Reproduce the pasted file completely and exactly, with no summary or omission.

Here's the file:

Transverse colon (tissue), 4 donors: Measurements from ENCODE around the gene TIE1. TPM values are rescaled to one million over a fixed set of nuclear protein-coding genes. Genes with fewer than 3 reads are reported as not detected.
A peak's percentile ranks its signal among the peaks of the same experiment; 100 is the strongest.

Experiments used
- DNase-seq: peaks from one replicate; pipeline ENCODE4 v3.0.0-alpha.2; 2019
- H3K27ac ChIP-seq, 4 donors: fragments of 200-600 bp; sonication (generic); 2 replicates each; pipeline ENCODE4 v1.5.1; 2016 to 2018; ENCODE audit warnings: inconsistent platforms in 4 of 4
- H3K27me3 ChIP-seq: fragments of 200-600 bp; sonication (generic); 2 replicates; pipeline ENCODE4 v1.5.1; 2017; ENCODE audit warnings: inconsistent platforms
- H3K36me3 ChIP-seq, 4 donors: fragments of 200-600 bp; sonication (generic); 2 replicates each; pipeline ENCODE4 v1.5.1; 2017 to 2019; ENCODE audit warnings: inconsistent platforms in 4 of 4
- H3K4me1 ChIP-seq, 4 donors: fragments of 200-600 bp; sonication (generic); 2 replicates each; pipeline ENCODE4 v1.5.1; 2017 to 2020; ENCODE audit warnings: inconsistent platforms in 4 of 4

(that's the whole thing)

Transverse colon (tissue), 4 donors: Measurements from ENCODE around the gene TIE1. TPM values are rescaled to one million over a fixed set of nuclear protein-coding genes. Genes with fewer than 3 reads are reported as not detected.
A peak's percentile ranks its signal among the peaks of the same experiment; 100 is the strongest.

Experiments used
- DNase-seq: peaks from one replicate; pipeline ENCODE4 v3.0.0-alpha.2; 2019
- H3K27ac ChIP-seq, 4 donors: fragments of 200-600 bp; sonication (generic); 2 replicates each; pipeline ENCODE4 v1.5.1; 2016 to 2018; ENCODE audit warnings: inconsistent platforms in 4 of 4
- H3K27me3 ChIP-seq: fragments of 200-600 bp; sonication (generic); 2 replicates; pipeline ENCODE4 v1.5.1; 2017; ENCODE audit warnings: inconsistent platforms
- H3K36me3 ChIP-seq, 4 donors: fragments of 200-600 bp; sonication (generic); 2 replicates each; pipeline ENCODE4 v1.5.1; 2017 to 2019; ENCODE audit warnings: inconsistent platforms in 4 of 4
- H3K4me1 ChIP-seq, 4 donors: fragments of 200-600 bp; sonication (generic); 2 replicates each; pipeline ENCODE4 v1.5.1; 2017 to 2020; ENCODE audit warnings: inconsistent platforms in 4 of 4